Elbow extension test

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Elbow extension test
Medical diagnostics

The Elbow extension test is simple test that can be administered as part of the physical exam to help guide healthcare providers diagnosis and management of acute elbow fractures. The elbow extension test is performed when an elbow fracture, most commonly caused by trauma, is suspected as the source of pain and dysfunction.

Elbow synovial hinge joint between the humerus in the upper arm and the radius and ulna in the forearm

The elbow is the visible joint between the upper and lower parts of the arm. It includes prominent landmarks such as the olecranon, the elbow pit, the lateral and medial epicondyles, and the elbow joint. The elbow joint is the synovial hinge joint between the humerus in the upper arm and the radius and ulna in the forearm which allows the forearm and hand to be moved towards and away from the body.

Contents

Administering the test

The patient is asked to flex the shoulder to ninety degrees. Then fully the extend both arms while supinated. If the patient is unable to extend the dysfunctional arm then a further workup including radiography for acute fracture should be pursued. [1]

Radiography imaging technique

Radiography is an imaging technique using X-rays, gamma rays, or similar radiation to view the internal form of an object. To create the image, a beam of X-rays or other form of electromagnetic radiation is produced by an X-ray generator and is projected toward the object. A certain amount of the X-rays or other radiation is absorbed by the object, dependent on the object's density and structural composition. The X-rays that pass through the object are captured behind the object by a detector. The generation of flat two dimensional images by this technique is called projectional radiography. In computed tomography an X-ray source and its associated detectors rotate around the subject which itself moves through the conical X-ray beam produced. Any given point within the subject is crossed from many directions by many different beams at different times. Information regarding attenuation of these beams is collated and subjected to computation to generate two dimensional images in three planes which can be further processed to produce a three dimensional image.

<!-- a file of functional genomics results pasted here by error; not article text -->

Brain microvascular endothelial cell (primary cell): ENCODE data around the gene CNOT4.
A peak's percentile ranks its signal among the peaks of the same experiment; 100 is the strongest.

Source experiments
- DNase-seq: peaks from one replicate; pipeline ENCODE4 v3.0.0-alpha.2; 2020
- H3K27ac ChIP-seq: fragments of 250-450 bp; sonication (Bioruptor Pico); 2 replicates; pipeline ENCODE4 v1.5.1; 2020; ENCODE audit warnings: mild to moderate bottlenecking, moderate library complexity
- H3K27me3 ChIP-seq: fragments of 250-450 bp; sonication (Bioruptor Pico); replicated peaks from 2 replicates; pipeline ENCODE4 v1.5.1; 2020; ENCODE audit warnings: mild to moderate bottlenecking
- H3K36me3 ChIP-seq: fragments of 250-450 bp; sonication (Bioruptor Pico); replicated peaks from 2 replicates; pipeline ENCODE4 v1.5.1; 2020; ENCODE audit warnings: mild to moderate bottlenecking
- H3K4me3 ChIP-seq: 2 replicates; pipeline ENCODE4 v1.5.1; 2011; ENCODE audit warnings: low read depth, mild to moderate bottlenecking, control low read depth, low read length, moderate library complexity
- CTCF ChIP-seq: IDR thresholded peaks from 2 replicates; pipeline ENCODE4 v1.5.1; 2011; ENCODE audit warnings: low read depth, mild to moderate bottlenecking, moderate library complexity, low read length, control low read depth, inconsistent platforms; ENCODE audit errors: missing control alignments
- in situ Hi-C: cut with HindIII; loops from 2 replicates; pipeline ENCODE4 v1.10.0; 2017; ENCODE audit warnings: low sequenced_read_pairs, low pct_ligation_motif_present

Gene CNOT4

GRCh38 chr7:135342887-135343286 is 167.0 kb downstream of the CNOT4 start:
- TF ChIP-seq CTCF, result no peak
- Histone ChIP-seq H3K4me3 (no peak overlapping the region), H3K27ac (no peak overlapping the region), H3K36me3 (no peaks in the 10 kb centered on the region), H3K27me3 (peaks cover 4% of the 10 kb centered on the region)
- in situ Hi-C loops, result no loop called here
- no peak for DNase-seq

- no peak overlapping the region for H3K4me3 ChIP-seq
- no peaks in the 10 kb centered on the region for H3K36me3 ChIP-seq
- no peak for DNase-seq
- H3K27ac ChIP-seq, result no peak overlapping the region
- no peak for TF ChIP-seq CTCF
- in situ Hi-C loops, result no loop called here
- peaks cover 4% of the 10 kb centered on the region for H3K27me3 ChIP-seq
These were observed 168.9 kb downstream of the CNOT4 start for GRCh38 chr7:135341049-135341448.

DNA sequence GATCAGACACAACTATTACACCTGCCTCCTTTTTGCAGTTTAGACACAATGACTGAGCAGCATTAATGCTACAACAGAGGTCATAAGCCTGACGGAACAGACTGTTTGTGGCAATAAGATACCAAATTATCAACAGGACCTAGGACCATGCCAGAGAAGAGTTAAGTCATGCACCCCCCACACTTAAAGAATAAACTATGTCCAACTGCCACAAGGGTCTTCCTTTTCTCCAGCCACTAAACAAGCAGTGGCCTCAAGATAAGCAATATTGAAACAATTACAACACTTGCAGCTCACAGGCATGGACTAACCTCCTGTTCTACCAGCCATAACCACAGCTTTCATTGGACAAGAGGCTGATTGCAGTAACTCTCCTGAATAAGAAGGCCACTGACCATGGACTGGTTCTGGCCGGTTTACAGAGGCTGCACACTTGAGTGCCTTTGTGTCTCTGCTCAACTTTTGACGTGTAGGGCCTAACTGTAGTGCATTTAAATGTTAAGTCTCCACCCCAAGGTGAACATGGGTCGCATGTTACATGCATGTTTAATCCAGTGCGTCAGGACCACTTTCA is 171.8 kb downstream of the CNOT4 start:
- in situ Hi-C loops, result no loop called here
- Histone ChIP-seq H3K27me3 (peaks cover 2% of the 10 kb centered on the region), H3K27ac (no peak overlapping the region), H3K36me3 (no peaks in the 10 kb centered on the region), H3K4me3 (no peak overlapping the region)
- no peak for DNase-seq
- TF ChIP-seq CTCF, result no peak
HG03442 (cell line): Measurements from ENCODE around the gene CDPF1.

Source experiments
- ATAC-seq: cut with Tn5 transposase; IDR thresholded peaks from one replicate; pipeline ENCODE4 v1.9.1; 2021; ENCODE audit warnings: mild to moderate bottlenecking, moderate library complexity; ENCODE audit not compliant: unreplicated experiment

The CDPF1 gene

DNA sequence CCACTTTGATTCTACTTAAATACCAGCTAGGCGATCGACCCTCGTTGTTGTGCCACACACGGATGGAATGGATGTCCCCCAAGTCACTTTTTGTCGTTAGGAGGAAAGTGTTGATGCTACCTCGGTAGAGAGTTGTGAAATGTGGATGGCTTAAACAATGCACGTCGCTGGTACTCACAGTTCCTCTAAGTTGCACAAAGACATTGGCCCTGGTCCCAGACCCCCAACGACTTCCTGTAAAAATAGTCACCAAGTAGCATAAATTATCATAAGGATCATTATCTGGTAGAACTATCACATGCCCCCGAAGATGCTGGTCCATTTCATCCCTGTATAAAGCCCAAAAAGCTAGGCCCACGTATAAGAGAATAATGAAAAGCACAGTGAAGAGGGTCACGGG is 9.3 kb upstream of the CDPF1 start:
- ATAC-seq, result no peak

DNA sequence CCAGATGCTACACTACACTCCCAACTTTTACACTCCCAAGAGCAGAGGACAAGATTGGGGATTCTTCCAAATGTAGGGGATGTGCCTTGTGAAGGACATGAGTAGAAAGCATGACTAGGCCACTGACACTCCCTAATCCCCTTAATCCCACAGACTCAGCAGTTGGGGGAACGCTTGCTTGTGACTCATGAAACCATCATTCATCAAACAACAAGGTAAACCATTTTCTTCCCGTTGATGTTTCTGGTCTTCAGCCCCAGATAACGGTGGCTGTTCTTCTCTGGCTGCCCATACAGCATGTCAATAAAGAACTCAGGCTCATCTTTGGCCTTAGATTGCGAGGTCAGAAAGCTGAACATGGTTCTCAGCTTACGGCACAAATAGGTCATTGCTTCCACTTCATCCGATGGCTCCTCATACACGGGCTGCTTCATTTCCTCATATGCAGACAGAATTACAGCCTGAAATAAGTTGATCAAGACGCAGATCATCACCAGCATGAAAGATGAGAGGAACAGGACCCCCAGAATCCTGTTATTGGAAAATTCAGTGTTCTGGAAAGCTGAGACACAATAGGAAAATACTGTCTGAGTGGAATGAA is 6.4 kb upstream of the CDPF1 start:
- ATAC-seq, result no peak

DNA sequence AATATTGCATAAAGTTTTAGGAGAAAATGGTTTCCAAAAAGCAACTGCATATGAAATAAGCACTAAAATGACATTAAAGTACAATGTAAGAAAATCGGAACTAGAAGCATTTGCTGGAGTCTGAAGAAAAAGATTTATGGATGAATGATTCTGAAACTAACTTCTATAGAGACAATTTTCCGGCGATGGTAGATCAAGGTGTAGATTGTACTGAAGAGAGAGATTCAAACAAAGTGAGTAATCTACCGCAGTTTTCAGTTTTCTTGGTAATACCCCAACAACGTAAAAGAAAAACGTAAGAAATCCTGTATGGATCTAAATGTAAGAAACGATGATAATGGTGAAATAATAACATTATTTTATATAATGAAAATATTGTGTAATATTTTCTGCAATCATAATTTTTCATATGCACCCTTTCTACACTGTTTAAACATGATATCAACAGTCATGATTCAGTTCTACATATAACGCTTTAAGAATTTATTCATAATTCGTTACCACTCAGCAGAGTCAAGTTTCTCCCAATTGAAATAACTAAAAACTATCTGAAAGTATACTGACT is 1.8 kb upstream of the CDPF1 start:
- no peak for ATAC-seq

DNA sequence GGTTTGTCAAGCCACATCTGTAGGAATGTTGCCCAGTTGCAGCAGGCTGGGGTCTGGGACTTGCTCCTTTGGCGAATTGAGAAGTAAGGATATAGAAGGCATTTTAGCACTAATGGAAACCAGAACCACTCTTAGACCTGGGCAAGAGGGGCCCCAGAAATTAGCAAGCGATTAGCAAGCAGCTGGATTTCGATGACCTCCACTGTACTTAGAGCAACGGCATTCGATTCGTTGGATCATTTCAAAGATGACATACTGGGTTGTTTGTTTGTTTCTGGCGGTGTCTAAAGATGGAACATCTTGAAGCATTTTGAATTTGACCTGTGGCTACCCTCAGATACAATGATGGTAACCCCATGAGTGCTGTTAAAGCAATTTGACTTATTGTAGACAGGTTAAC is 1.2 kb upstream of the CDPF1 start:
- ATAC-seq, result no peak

Utility

The “Elbow Extension Test,” published in the British Medical Journal in December 2008, had a negative predictive value for fracture in 98% of adults and 96% of children in a study done in five separate Emergency Departments in England. In this setting the "Elbow Extension Test" proved useful in ruling out fracture, reducing the number of radiographic tests and reducing the overall cost of care. [2] Follow-up consultation is recommended in any case.

A fracture is the separation of an object or material into two or more pieces under the action of stress. The fracture of a solid usually occurs due to the development of certain displacement discontinuity surfaces within the solid. If a displacement develops perpendicular to the surface of displacement, it is called a normal tensile crack or simply a crack; if a displacement develops tangentially to the surface of displacement, it is called a shear crack, slip band, or dislocation.

Of course it is up to the clinician and patient’s discretion to decide if more testing is warranted or if a three- to seven-day follow-up appointment or phone consultation to re-evaluate symptoms is sufficient.

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